In this edition of our Training Apprentice series we're looking at how to use puzzles. A jigsaw or saber saw is probably one of the most versatile tools you will use. It can handle straight cuts, patterns, curves and plunge cuts, and can cut a wide variety of materials. The jigsaw is so simple to use that beginners can safely make high-quality cuts in minutes. Since Puzzle is so simple to use, explaining how to use it should be a breeze, right? We'll see if that's the case. Here's how to use puzzles.
Blade material matters
To use a jigsaw, the first thing you need to do is choose the right saw blade for the task at hand. Jigsaws can cut through wood, laminate, metal, and even tile, but they require specially designed blades to cut through each of these materials. Stick to blades designed for the specific material you plan to use for the best cut quality.
No matter what material you plan to cut, most blades will be made of carbon steel or bi-metal. They are usually 2 inches to 3-1/2 inches long, or 1/4 inch wide for tight cuts or around corners, or 3/8 inch wide for general purpose cuts. A blade with fewer teeth cuts faster, while a blade with more teeth cuts more smoothly. It also varies with different materials. For example, wood cutting blades have fewer teeth than metal cutting blades.
Pro tip: Almost every puzzle shoe has a non-marking pad that covers the metal soleplate. You don't have to worry about staining the expensive oak you use for your lazy susan. If your puzzle mat gets dirty or lost, apply a layer of masking tape to the base to avoid scratching or marking the surface.
How to Cut Wood Using a Jigsaw
Wood represents one of the more common materials you'll cut with a jigsaw. While you may be able to learn by doing, getting into projects with a few tricks may speed up the learning process.
This may seem obvious, but remember to press the shoe (base) against the wood when cutting. It helps you keep the saw steady. You can cut straight lines, or you can cut curves, but keep the shoe on the workpiece.
- Straight Cuts: Use the fence to guide your jigsaw parallel to the edge of the wood. This also helps with precision in bevel and compound cuts.
- Finishing the Circular Saw Cut: If you are actively trying not to let the circular saw cut past a certain point, such as when cutting stairs, you can use a jigsaw to make precise cuts to inside corners.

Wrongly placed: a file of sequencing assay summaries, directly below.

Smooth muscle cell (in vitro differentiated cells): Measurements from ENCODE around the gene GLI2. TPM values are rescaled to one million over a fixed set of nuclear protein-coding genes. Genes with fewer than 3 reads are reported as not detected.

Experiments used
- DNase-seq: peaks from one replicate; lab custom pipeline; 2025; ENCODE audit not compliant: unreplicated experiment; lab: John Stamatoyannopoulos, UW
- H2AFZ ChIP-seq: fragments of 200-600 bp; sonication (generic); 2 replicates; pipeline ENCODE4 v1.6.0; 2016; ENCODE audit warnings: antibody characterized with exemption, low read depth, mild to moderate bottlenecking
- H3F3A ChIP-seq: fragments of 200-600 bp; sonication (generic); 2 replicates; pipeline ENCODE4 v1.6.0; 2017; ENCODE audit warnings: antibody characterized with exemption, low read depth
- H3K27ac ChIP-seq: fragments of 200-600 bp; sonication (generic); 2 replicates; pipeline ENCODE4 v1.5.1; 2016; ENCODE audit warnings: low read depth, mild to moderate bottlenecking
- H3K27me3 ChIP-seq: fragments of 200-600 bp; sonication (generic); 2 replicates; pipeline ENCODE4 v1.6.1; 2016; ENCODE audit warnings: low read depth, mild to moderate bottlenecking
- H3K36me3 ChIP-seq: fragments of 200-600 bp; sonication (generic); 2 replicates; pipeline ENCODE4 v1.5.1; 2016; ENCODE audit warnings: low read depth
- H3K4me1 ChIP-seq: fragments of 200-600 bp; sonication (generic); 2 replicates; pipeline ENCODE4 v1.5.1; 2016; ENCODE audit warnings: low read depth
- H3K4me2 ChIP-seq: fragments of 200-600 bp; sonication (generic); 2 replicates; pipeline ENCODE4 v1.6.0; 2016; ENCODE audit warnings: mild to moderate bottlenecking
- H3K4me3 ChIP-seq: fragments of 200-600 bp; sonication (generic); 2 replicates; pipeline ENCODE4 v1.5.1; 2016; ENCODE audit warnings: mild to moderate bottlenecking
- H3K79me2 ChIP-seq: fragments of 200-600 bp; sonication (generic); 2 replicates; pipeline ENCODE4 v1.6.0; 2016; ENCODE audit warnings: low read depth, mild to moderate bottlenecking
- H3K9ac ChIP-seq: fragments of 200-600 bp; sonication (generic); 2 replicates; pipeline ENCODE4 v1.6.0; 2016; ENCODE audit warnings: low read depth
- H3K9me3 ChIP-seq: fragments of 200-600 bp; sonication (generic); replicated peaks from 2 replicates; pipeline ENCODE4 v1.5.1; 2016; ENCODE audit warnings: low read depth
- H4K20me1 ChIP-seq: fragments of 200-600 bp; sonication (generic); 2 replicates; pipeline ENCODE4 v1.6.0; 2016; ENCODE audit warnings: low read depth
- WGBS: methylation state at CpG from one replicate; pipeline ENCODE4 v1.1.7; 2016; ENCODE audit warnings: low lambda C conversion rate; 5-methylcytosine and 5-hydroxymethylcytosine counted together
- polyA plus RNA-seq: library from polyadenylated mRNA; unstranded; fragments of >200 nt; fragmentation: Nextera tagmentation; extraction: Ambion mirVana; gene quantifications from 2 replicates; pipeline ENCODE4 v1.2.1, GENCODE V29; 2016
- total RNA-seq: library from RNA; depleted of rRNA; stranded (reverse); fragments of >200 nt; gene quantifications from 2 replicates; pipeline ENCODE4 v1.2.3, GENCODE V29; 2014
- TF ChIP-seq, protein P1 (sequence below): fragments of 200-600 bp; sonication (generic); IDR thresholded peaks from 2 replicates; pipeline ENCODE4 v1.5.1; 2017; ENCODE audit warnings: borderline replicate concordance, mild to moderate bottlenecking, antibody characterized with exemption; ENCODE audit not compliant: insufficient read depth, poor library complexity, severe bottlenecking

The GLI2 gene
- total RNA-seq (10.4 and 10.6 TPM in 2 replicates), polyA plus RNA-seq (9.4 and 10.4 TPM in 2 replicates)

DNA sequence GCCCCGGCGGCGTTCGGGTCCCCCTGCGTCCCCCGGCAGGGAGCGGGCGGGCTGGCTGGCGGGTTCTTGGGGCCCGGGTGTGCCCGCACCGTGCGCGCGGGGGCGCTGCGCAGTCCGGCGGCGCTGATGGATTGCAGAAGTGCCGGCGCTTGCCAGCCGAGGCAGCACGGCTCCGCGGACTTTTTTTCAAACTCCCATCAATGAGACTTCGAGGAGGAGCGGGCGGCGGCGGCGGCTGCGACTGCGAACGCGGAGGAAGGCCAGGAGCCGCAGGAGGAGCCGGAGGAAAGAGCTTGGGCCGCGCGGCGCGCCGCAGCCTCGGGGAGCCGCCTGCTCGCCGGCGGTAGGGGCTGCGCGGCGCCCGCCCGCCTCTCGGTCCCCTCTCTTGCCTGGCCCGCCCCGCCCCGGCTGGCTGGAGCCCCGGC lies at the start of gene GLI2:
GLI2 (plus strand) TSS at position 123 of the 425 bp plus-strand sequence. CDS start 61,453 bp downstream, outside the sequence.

- Cutting Curves: Move the jigsaw at a speed that won't cause the blade to deflect (bend), so there are no slightly beveled edges. Move the saw forward slowly, allowing the motor and blade to work.
- Plunge cut: You'll angle the jigsaw onto the front lip of the shoe. Start the jig saw and tilt the saw firmly back so the blade penetrates the wood. If you plan to start cutting in a place that is difficult to insert, try drilling a hole first.
- Fine work where chopping/tearing doesn't work: Pick up a down-stroke cutting blade rather than the more common up-stroke cutting wood cutting blade. If that's not an option, put some painter's tape on the line you want to cut, draw your line, then tape cut into place. It will help you avoid tearing.
Cutting metal requires a blade with more small teeth; you're looking at 21 to 24 teeth per inch. With this blade, you can use the jigsaw to cut up to 10 gauge sheet metal, ferrous pipe (non-ferrous), mild steel and lumber with studs.
- Avoid burrs: Sandwich the metal between two thin pieces of plywood to help reduce burrs.
- Cutting sheet metal and pipe: Cut at low speeds to reduce heat and extend blade life.
Metal cutters chew up blades very quickly, so if you have a lot of cuts on your plate, be prepared to have extras. You can extend the life of your inserts by lubricating them with cutting oil.
Using a Jigsaw to Cut Laminate
For laminate cutting, you'll want a blade that cuts down to minimize chips on the material.
- Drill Start Hole: Reduce chips by drilling a start hole instead of trying to cut in.
- Tape it up: Another way to help reduce tearing is to use masking tape or paint tape on cut lines.
- Get Relief: Use the short relief cut to ease the blade through corners to reduce blade deflection.
Cutting tiles? Completely correct.
Your jigsaw can cut tile, and for tiles under 1/4" thick, they might even be ideal for when you need to make curved cuts. You will need special carbide abrasive inserts designed for this task.
- Lubricate the cut: For thinner tiles, lubricate the cut with water. Thicker tiles may require cutting oil.
- Reduce tile breakage: Clamp the tile securely and hold the saw firmly.
- Cutting Curves: Work slowly and steadily, and make sure to make some relief cuts to remove waste.
If you have any helpful tips on how to use the puzzle, feel free to leave them in the comments section below.